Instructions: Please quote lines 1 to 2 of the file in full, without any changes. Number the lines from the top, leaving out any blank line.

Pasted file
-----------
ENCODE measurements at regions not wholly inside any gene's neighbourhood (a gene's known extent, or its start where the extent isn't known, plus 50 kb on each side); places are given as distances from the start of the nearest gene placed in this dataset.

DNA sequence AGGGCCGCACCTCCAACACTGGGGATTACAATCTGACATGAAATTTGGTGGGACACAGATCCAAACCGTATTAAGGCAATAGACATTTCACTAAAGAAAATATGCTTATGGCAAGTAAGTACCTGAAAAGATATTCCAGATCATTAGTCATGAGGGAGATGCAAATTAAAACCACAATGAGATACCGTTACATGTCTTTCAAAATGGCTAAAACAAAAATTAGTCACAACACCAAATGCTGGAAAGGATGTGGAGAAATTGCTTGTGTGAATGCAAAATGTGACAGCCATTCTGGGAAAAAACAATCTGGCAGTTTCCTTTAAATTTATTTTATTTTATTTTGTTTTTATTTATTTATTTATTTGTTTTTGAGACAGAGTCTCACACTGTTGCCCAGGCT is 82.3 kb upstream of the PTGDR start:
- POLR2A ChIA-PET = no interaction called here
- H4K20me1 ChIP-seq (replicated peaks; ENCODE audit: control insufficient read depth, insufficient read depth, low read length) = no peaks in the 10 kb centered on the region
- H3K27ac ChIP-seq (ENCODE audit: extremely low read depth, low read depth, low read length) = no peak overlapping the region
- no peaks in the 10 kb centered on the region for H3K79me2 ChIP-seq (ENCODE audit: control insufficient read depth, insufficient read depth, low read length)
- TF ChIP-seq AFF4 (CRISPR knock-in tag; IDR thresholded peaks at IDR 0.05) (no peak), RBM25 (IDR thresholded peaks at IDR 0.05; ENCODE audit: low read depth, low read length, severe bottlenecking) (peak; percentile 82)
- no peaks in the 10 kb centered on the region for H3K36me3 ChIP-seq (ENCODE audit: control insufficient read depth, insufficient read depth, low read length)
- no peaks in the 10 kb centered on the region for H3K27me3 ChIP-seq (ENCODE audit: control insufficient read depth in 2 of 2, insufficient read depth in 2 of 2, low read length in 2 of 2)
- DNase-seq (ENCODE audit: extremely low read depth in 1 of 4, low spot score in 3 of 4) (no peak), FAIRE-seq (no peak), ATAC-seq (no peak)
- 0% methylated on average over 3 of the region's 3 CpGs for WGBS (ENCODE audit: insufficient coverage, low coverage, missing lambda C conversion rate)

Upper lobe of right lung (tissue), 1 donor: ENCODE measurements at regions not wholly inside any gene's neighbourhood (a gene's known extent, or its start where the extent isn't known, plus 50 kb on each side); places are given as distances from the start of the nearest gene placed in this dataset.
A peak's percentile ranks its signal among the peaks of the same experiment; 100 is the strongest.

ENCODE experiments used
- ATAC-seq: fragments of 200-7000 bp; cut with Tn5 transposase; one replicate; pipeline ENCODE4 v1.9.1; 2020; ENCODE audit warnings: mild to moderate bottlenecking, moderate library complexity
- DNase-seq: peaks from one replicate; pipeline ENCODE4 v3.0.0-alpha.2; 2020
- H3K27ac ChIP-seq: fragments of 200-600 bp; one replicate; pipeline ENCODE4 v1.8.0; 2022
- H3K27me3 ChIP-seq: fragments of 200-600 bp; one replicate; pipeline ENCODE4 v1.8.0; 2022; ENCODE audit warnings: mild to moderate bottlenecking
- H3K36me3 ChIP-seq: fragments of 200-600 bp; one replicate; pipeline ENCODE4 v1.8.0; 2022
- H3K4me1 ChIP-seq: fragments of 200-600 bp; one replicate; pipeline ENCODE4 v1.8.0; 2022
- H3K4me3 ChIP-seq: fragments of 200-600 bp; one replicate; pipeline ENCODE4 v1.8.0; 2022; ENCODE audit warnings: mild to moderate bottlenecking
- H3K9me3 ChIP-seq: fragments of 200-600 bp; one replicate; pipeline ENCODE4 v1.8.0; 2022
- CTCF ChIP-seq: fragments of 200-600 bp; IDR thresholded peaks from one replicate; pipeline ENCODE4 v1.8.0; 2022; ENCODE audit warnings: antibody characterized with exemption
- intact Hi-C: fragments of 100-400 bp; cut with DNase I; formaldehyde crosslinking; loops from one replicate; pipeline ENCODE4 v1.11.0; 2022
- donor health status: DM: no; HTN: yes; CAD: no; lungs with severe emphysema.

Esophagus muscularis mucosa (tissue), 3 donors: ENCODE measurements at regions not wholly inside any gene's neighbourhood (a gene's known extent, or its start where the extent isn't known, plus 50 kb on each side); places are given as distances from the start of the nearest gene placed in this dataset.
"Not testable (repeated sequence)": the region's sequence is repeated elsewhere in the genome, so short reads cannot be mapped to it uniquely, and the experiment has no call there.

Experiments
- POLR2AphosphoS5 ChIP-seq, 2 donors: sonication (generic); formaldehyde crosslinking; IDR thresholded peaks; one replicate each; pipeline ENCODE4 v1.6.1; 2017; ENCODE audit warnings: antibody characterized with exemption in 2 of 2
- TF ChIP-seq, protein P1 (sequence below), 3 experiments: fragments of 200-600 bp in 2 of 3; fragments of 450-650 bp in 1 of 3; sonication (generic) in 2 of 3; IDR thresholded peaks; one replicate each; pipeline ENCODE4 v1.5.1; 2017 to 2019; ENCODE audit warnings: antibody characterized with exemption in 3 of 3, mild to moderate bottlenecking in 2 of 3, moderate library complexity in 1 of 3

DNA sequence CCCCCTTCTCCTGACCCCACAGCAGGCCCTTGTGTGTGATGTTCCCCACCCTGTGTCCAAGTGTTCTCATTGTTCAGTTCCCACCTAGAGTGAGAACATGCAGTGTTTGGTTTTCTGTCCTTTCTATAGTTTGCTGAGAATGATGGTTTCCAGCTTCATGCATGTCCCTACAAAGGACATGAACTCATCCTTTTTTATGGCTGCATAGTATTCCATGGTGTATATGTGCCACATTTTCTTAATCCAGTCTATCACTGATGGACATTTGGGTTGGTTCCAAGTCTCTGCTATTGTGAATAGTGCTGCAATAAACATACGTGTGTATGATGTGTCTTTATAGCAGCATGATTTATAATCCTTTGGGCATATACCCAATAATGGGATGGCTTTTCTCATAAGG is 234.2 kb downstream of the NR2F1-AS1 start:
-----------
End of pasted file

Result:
ENCODE measurements at regions not wholly inside any gene's neighbourhood (a gene's known extent, or its start where the extent isn't known, plus 50 kb on each side); places are given as distances from the start of the nearest gene placed in this dataset.

DNA sequence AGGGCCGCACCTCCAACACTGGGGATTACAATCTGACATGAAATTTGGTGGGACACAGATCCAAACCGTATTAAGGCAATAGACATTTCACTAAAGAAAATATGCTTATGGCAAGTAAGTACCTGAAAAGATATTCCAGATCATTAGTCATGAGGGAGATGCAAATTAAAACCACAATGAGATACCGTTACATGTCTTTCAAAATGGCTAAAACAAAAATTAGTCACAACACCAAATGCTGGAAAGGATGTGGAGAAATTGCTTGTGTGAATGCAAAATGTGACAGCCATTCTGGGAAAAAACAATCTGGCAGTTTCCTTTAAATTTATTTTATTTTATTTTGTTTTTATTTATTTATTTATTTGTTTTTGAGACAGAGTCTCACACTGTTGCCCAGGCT is 82.3 kb upstream of the PTGDR start: